Were you aware of the class divide between Jews and non-Jews growing up?

Yes, absolutely. In town they owned the mills, and we worked in them. That was pretty clear to me—although I don’t remember making value judgments about it. Later on, as I talked to Jews, they would say things like, “my father was a lawyer and went to work for the steel mills but found out pretty soon he would never advance in that culture.” Because it was a very WASPy sort of place, they had to start their own businesses. I think the Jews were shrewd enough to know where they could and couldn’t advance.

Did you feel nervous about writing Jewish characters? Worried you might be accused of stereotyping?

As a non-Jew, I think I can say certain things that Jews can’t say. One of those things is this: A culture like ours, which is predominantly Christian, and faith-based, inevitably creates people who believe unquestioningly in authority. They believe it in their religion; they believe it in the government. Which may be why we’re in the mess we’re in right now.

My perception, on the other hand, is that Jews question things. Like my husband’s family, who now get in these loud, passionate arguments about truth and reality. This sort of dialogue is what keeps democracy alive. And it seemed like there were many Jews who were involved in workers’ rights at the beginning of the last century—which benefited my family—and of course in the civil rights struggle of the 1960s.

When did you first begin to question things?

Well, since I was always reading and always in the library, eventually I came across Anne Frank’s Diary of A Young Girl. You have no idea how extremely disturbing the book was, especially to someone who was on the other side of the fence, so to speak. I was about nine years old, the age when good Catholic children are preparing to be confirmed in their faith. But I was totally disillusioned. How could I be part of a people who didn’t condemn this terrible evil? How could they act as if nothing happened? I wondered if, put in that situation, I could’ve found it in myself to help them, even if that meant giving up my own life. The priest who I asked this question of told me that, of course, I’d do the right thing. But it was always a question in my own mind.

Have other Jewish writers influenced you?

The one other story that sticks in my mind is Bernard Malamud’s “The Jewbird.” The person in that story is conflicted about being Jewish himself, and then the bird comes along and confronts his sense of himself of a Jew. He doesn’t want to deal with that; he just wants the bird out of the house. What this revealed to me about Jews was this sense of a love-hate relationship to their identity. Or maybe that’s too strong a term, maybe it’s just denial-acceptance. As in: “I’m part of this great in-group that’s accomplished so much but we’ve also been so persecuted. So how much do I really want to be in there, how much do I want to come out and say this is who I am?”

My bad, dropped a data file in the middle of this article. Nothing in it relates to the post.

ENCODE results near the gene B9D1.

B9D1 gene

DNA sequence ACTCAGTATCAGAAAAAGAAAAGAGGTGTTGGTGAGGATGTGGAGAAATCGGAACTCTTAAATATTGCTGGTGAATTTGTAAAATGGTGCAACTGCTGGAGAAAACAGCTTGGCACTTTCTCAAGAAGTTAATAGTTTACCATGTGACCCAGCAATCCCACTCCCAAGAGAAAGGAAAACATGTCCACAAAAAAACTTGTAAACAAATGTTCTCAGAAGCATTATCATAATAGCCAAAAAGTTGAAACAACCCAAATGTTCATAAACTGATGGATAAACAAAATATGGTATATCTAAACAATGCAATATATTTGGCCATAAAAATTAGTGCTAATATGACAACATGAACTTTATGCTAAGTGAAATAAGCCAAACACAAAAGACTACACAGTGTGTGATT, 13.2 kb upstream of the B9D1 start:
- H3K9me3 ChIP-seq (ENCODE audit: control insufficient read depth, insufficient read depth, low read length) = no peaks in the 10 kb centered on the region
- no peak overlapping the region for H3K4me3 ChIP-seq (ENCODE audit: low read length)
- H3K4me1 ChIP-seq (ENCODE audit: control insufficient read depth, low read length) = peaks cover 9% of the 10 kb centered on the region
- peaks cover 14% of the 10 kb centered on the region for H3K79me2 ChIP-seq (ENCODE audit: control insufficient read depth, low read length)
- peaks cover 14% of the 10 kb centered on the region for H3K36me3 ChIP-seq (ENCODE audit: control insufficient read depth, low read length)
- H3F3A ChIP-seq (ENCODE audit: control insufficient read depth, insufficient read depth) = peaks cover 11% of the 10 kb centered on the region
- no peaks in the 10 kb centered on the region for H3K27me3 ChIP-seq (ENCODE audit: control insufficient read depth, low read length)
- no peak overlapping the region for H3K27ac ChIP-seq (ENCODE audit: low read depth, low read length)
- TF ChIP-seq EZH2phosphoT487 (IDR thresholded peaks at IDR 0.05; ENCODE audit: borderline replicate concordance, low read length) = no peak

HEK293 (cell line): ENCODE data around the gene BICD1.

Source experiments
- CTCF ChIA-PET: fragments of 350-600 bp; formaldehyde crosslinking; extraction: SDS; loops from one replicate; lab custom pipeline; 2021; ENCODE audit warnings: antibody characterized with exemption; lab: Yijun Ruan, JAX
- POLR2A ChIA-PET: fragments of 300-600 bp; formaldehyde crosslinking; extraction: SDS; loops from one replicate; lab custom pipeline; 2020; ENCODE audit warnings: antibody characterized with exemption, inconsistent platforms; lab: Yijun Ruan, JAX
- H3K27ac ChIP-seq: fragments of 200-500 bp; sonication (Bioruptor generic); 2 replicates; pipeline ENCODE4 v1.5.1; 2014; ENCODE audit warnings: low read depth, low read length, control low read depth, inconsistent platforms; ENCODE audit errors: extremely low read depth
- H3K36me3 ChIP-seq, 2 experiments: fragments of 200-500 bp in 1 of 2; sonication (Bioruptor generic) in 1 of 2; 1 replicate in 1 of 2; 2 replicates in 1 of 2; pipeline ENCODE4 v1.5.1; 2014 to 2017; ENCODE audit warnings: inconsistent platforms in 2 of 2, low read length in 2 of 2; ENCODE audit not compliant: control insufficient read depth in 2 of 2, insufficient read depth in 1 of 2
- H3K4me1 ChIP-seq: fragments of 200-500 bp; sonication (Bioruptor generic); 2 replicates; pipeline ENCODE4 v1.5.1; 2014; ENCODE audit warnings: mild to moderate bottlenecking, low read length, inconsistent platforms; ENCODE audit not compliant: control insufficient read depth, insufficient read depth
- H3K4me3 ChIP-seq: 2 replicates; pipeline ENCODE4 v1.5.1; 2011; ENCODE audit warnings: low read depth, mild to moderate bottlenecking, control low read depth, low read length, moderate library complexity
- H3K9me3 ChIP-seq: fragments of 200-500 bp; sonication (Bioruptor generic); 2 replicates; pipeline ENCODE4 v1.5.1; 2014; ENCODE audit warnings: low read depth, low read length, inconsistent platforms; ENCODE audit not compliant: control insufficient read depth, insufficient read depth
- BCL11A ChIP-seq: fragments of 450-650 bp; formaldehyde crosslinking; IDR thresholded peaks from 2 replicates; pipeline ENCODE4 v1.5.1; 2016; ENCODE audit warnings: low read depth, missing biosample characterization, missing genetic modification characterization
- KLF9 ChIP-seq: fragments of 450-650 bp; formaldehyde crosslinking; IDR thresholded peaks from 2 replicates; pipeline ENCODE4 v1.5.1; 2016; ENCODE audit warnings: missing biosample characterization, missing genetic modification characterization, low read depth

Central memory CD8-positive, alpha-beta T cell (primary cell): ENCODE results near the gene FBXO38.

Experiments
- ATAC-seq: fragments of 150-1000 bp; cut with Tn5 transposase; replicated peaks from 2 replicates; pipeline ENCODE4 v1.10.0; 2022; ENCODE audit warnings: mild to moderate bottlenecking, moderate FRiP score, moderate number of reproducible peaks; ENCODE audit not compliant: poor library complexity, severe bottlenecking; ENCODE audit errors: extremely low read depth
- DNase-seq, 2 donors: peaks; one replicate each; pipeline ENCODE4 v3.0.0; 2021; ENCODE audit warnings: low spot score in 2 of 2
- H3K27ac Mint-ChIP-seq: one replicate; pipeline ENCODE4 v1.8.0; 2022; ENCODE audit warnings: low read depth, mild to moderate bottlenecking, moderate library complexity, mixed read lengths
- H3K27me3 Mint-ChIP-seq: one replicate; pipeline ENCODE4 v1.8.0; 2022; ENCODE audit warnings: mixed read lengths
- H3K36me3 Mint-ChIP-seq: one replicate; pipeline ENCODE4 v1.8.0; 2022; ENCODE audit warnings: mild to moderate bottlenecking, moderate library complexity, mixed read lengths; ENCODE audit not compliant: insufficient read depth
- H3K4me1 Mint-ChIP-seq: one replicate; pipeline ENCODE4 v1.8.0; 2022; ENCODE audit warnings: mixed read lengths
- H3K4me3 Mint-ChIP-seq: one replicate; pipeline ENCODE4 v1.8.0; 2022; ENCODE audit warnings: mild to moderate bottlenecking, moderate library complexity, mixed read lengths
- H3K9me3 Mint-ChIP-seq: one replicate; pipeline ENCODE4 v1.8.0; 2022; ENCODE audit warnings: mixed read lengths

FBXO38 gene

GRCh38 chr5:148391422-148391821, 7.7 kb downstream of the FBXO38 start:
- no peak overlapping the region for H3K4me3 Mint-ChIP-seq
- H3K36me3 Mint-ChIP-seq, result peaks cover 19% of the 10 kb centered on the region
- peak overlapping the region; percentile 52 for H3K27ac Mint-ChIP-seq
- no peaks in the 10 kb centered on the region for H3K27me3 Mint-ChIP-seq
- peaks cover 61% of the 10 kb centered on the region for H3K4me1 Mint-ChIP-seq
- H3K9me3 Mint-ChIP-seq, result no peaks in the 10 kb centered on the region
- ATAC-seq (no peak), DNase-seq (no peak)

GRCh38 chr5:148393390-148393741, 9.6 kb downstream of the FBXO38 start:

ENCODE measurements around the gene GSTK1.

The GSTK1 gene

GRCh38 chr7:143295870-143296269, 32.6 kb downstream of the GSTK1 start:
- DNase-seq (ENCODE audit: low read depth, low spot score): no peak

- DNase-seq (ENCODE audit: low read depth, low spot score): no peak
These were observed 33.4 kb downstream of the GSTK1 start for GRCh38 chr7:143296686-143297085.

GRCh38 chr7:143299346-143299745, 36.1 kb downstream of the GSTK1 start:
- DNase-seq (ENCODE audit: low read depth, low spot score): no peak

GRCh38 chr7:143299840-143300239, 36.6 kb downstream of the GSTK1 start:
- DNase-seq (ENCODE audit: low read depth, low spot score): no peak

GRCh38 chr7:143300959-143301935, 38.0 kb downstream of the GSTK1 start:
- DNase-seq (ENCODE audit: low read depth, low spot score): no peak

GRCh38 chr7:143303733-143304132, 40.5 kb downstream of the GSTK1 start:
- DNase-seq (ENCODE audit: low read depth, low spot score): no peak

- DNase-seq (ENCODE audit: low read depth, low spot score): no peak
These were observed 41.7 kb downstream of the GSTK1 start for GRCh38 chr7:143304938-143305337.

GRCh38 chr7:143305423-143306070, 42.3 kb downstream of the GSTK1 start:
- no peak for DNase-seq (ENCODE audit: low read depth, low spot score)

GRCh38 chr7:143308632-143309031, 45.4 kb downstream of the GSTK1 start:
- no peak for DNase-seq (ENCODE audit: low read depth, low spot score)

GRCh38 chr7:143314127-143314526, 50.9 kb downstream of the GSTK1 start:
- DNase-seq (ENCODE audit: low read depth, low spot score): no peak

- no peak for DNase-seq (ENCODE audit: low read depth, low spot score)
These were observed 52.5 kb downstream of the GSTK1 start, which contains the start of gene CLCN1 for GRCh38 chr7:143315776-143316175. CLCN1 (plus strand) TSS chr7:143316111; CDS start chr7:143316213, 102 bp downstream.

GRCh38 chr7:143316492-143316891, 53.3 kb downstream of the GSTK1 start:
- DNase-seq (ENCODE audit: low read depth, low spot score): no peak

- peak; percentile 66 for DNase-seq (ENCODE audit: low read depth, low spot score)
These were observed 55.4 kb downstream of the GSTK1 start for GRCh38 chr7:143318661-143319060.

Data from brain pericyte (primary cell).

Why did that resonate with you?

Being a writer you’re always sort of an outsider anyway. You feel an empathy with any group that you perceive as being outsiders. I have empathy with: “Do I want to come out and say this or do I want to simply put on my muumuu and go to the factory?”

Your stories are admittedly autobiographical. How would you explain the relationship between fact and fiction in Now You See It?

I had tried to write other things. I had a mystery novel out there, and an action-adventure novel. And the response I always got was: Why don’t you try writing real literature? It wasn’t until I moved back to the area four years ago that these stories started just popping out. And people responded more to them, probably because they were true. Annie’s trajectory as a writer was mine, too. She had to leave to realize that this is where her truth north was. I could reinvent myself, I could be married several times, but this is who I was. I guess that’s so American, to reinvent yourself.

Speaking of self invention, Bathsheba Monk is a penname. Were you thinking of King David when you took it?

The connection to David was purely subconscious. It seemed like a name that had a little bit of scandal attached to it, but no one was quite sure why. And I’ve always been attracted to those Old Testament names. I’ve used it now for a couple of years. Even my mother calls me Bathsheba now.